Where To Start When Your Car Won't Start

(Photo Credit: ChrisFix/YouTube)
(Photo Credit: ChrisFix/YouTube)

Getting into your car, turning the key and hearing... nothing is one of the biggest bummers of automobile ownership. Here are some tips on what to do if it happens to you.

YouTubing Mechanic Chris Fix had this happen on his Mazda pickup truck (also known as a Ford Ranger) and took the opportunity to walk us through how you diagnose what’s keeping your car from starting, and what to do if the starter’s bad.


Fix reminds us the main issues that might be keeping your car from cranking are a dead battery, a malfunctioning anti-theft device, a blown fuse or a neutral safety switch.

If your lights and radio are working, it’s probably not the battery. If you can throw a multimeter on it, that will let you know for sure.

If your car has an immobilizer chip in its key, you can apparently check if that’s working by watching the “theft” light on your car’s dash. If it goes out with the key in the run position, there’s no issue there.

Fuses will be located under the hood or below the steering wheel, and the ones relevant to starting will be labeled things like “ignition” and “starter.” Replace ones that have popped but be wary– a blown fuse is often a symptom of a deeper problem.

Anyway, the main theme of this particular video is the starter itself, which you can whack with a hammer while somebody’s cranking the car if you need to get it going in a pinch.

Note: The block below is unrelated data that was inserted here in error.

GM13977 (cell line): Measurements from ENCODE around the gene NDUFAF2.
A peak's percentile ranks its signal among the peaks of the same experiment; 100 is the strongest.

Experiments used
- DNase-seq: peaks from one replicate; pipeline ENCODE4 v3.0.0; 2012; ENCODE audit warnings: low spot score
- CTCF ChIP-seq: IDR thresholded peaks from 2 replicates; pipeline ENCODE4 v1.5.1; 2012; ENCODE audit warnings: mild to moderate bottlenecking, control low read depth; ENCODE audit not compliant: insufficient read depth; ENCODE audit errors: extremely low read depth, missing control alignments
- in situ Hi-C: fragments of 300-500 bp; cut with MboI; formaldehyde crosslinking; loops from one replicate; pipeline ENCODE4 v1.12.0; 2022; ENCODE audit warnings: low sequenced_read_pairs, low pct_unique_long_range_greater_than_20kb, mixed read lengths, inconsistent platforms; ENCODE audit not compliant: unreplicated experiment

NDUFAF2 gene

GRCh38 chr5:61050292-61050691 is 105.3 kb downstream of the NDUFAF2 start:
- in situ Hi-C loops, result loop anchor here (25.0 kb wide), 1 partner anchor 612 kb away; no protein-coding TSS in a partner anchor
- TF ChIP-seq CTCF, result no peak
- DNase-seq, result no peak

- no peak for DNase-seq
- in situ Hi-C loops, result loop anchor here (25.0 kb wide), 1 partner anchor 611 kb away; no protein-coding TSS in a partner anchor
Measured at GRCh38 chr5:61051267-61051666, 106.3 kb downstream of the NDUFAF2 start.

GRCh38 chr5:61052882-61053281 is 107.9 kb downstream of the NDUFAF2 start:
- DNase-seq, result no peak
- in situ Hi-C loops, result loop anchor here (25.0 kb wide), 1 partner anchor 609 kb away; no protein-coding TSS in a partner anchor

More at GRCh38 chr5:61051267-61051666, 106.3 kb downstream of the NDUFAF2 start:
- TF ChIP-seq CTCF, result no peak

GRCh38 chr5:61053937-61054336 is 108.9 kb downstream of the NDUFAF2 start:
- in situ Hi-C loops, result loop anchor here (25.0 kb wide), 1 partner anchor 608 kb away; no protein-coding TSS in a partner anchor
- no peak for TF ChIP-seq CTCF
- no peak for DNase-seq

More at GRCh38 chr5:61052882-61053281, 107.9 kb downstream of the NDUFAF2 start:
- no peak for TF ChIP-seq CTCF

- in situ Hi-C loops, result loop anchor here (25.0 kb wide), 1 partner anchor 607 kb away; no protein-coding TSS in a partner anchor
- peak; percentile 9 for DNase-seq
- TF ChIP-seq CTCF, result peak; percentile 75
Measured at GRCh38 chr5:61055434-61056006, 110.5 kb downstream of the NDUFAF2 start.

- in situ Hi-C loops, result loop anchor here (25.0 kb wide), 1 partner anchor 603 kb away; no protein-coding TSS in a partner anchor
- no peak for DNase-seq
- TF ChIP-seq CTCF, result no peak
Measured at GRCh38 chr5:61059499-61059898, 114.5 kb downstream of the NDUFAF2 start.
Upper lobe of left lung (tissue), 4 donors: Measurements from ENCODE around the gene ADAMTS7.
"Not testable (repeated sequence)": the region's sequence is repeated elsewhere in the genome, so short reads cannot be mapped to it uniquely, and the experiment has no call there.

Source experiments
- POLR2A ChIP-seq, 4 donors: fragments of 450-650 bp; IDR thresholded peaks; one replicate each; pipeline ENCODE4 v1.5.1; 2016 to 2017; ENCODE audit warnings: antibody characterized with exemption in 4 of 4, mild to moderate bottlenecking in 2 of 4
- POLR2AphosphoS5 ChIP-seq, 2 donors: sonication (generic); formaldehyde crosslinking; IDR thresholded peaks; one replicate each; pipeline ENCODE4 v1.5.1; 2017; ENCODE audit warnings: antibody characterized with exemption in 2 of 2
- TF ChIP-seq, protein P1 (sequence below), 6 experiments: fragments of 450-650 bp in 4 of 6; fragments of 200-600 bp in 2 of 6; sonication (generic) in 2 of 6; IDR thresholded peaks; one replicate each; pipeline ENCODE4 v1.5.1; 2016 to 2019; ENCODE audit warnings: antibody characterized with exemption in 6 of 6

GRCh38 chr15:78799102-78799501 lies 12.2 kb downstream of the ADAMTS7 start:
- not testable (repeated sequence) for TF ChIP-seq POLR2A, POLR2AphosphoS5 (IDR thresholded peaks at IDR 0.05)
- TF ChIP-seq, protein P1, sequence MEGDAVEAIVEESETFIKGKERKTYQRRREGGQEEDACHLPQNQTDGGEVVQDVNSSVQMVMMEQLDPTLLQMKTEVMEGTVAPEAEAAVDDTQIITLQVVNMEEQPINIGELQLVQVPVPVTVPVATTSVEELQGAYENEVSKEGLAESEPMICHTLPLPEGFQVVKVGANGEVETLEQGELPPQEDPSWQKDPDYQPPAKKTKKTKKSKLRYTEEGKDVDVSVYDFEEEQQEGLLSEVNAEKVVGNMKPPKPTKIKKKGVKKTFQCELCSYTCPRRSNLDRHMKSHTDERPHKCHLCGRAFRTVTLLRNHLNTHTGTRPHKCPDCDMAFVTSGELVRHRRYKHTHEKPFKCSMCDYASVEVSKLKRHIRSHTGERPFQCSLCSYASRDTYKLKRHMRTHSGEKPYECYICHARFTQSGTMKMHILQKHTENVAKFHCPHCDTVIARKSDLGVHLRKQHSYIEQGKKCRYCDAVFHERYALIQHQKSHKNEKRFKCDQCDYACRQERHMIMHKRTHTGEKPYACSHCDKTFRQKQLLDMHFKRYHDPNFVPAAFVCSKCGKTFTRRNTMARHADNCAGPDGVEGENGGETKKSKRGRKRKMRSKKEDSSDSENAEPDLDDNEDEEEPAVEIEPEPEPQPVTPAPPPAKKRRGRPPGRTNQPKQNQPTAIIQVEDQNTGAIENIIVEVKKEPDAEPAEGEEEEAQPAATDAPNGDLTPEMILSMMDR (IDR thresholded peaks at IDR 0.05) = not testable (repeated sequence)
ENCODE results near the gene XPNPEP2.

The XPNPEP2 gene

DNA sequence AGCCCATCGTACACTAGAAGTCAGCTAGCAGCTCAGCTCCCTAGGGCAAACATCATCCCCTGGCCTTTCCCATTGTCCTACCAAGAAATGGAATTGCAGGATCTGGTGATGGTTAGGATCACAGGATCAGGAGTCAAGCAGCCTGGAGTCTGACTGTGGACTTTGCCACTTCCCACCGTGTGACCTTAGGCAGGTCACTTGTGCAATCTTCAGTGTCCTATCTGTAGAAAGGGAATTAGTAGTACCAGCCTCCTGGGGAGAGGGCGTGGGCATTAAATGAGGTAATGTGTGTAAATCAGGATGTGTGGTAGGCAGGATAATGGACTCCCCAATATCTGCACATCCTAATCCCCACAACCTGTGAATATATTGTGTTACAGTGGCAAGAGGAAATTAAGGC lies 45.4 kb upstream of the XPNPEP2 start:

On most vehicles, the starter is a pretty easy component for the DIY mechanic to replace, even though they tend to be big and bulky.


They sit right where the engine meets the transmission, and if you can’t identify that easily you might want to go ahead and have a professional mechanic handle this job.

Otherwise, it’s just a few bolts, one of which will inevitably be rusty and get stripped and cause you boundless aggravation, disconnect some electrical wires, and pull the starter out.


Don’t forget to bring it with you to the auto parts store for testing. You also save a couple bucks on replacement when you trade in your dead unit. Fix includes a few other tips about reinstalling your new starter; like using silicon paste on the electrical connections to keep water away and using thread locker on the bolts.

If you took your time and didn’t strip any bolts, your car should be starting again in short order.

Jalopnik Staffer from 2013 to 2020, now Editor-In-Chief at Car Bibles



Or it could be set way back and require 18-24 inches of extensions with the upper bolt impinged upon by a starter boss protruding in such a way that normal sockets won’t fit it. Instead, you find yourself with a cheap set of sockets, slowly grinding down the sides of a 17mm with a bench grinder until you create something that fits the gap. The labor becomes tedious as what should be a sub-two hour job stretches on for five hours. Finally after grinding it for the ump-teenth time it fits and you pray it has enough grip and won’t crack a sidewall when torqued. Finally with bolts removed the starter is snaked under the intake manifold, through power steering hoses and by the grace of God out of the engine bay.

And in their infinite wisdom, BMW realized what a pain in the arse this job was and updated the starter design to be smaller and easier to mount. Of course that was after almost ten years of production on the M30 big six engines.

-My experiences with a 1986 635Csi.